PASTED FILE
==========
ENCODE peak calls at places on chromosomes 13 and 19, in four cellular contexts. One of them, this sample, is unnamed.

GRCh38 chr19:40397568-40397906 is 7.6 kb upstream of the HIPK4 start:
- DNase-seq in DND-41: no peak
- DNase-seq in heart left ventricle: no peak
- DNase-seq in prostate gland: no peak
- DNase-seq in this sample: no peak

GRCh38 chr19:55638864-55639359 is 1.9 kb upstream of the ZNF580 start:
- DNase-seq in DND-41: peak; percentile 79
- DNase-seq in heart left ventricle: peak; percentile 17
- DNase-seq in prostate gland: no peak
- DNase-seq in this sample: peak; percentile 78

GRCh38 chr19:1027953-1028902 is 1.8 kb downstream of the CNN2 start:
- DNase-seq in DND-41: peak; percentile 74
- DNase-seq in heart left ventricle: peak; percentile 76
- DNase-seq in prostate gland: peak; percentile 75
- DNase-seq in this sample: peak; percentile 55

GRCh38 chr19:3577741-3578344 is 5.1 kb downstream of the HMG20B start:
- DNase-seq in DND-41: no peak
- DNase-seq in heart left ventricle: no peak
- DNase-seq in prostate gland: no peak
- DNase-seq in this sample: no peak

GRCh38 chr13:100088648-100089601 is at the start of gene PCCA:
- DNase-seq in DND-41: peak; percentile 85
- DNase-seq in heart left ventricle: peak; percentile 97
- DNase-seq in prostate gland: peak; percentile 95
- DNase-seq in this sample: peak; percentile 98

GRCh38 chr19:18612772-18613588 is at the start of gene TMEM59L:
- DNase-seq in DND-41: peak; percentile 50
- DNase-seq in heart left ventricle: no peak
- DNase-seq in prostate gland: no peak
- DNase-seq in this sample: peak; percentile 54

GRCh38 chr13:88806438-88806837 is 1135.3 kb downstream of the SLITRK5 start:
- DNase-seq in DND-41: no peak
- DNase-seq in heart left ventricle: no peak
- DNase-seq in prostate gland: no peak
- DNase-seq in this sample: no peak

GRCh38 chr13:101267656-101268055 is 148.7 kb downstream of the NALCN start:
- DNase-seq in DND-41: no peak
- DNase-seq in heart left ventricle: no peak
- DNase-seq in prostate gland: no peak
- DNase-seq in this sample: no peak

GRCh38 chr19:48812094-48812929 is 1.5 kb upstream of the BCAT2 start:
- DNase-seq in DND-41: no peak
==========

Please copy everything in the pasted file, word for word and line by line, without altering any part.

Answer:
ENCODE peak calls at places on chromosomes 13 and 19, in four cellular contexts. One of them, this sample, is unnamed.

GRCh38 chr19:40397568-40397906 is 7.6 kb upstream of the HIPK4 start:
- DNase-seq in DND-41: no peak
- DNase-seq in heart left ventricle: no peak
- DNase-seq in prostate gland: no peak
- DNase-seq in this sample: no peak

GRCh38 chr19:55638864-55639359 is 1.9 kb upstream of the ZNF580 start:
- DNase-seq in DND-41: peak; percentile 79
- DNase-seq in heart left ventricle: peak; percentile 17
- DNase-seq in prostate gland: no peak
- DNase-seq in this sample: peak; percentile 78

GRCh38 chr19:1027953-1028902 is 1.8 kb downstream of the CNN2 start:
- DNase-seq in DND-41: peak; percentile 74
- DNase-seq in heart left ventricle: peak; percentile 76
- DNase-seq in prostate gland: peak; percentile 75
- DNase-seq in this sample: peak; percentile 55

GRCh38 chr19:3577741-3578344 is 5.1 kb downstream of the HMG20B start:
- DNase-seq in DND-41: no peak
- DNase-seq in heart left ventricle: no peak
- DNase-seq in prostate gland: no peak
- DNase-seq in this sample: no peak

GRCh38 chr13:100088648-100089601 is at the start of gene PCCA:
- DNase-seq in DND-41: peak; percentile 85
- DNase-seq in heart left ventricle: peak; percentile 97
- DNase-seq in prostate gland: peak; percentile 95
- DNase-seq in this sample: peak; percentile 98

GRCh38 chr19:18612772-18613588 is at the start of gene TMEM59L:
- DNase-seq in DND-41: peak; percentile 50
- DNase-seq in heart left ventricle: no peak
- DNase-seq in prostate gland: no peak
- DNase-seq in this sample: peak; percentile 54

GRCh38 chr13:88806438-88806837 is 1135.3 kb downstream of the SLITRK5 start:
- DNase-seq in DND-41: no peak
- DNase-seq in heart left ventricle: no peak
- DNase-seq in prostate gland: no peak
- DNase-seq in this sample: no peak

GRCh38 chr13:101267656-101268055 is 148.7 kb downstream of the NALCN start:
- DNase-seq in DND-41: no peak
- DNase-seq in heart left ventricle: no peak
- DNase-seq in prostate gland: no peak
- DNase-seq in this sample: no peak

GRCh38 chr19:48812094-48812929 is 1.5 kb upstream of the BCAT2 start:
- DNase-seq in DND-41: no peak